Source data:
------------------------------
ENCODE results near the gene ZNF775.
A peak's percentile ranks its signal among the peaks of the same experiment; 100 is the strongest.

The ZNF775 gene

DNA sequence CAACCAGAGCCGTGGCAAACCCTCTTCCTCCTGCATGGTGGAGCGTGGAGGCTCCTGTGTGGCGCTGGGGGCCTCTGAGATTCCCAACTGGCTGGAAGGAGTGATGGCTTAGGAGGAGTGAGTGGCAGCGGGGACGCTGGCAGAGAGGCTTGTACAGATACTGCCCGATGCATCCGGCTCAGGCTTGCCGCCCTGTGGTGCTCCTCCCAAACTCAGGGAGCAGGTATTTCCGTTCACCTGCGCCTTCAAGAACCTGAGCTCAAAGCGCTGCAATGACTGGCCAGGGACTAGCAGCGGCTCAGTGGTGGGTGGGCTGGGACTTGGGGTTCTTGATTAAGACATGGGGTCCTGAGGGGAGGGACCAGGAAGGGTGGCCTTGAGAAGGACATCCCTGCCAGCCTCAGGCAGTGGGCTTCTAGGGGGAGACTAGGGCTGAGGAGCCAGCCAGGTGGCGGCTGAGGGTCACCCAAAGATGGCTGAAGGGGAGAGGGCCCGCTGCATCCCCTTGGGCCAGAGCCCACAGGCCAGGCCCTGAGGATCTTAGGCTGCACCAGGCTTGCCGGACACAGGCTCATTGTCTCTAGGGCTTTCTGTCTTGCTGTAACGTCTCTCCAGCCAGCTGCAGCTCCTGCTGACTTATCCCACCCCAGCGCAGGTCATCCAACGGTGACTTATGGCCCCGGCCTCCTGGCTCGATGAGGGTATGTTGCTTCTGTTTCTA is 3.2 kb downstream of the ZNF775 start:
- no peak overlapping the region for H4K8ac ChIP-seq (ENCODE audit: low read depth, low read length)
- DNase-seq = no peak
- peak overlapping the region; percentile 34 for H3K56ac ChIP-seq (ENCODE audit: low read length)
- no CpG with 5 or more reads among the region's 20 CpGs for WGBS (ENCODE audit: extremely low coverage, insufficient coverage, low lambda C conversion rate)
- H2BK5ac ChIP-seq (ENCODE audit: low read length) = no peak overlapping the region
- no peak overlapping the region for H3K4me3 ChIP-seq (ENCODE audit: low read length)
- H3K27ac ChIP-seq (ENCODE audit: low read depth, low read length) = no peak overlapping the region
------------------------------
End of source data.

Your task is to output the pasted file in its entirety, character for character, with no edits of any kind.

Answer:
ENCODE results near the gene ZNF775.
A peak's percentile ranks its signal among the peaks of the same experiment; 100 is the strongest.

The ZNF775 gene

DNA sequence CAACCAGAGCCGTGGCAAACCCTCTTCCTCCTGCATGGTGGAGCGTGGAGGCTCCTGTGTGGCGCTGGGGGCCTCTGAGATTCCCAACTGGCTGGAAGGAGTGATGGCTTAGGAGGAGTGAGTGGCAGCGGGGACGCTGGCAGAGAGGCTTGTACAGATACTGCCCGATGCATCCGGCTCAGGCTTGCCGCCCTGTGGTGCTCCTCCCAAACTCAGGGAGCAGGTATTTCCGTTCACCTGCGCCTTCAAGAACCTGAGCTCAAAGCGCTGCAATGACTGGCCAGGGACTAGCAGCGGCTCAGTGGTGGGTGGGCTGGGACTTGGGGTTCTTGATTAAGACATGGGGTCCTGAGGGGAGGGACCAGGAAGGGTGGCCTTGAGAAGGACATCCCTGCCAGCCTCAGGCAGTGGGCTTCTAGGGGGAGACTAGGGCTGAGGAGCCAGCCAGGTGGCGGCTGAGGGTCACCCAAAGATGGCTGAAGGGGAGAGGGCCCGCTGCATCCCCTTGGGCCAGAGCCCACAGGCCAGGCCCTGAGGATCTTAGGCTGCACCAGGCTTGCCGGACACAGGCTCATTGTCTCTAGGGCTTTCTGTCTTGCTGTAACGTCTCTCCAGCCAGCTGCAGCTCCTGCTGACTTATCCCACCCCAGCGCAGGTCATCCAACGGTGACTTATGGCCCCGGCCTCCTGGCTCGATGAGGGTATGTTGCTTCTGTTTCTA is 3.2 kb downstream of the ZNF775 start:
- no peak overlapping the region for H4K8ac ChIP-seq (ENCODE audit: low read depth, low read length)
- DNase-seq = no peak
- peak overlapping the region; percentile 34 for H3K56ac ChIP-seq (ENCODE audit: low read length)
- no CpG with 5 or more reads among the region's 20 CpGs for WGBS (ENCODE audit: extremely low coverage, insufficient coverage, low lambda C conversion rate)
- H2BK5ac ChIP-seq (ENCODE audit: low read length) = no peak overlapping the region
- no peak overlapping the region for H3K4me3 ChIP-seq (ENCODE audit: low read length)
- H3K27ac ChIP-seq (ENCODE audit: low read depth, low read length) = no peak overlapping the region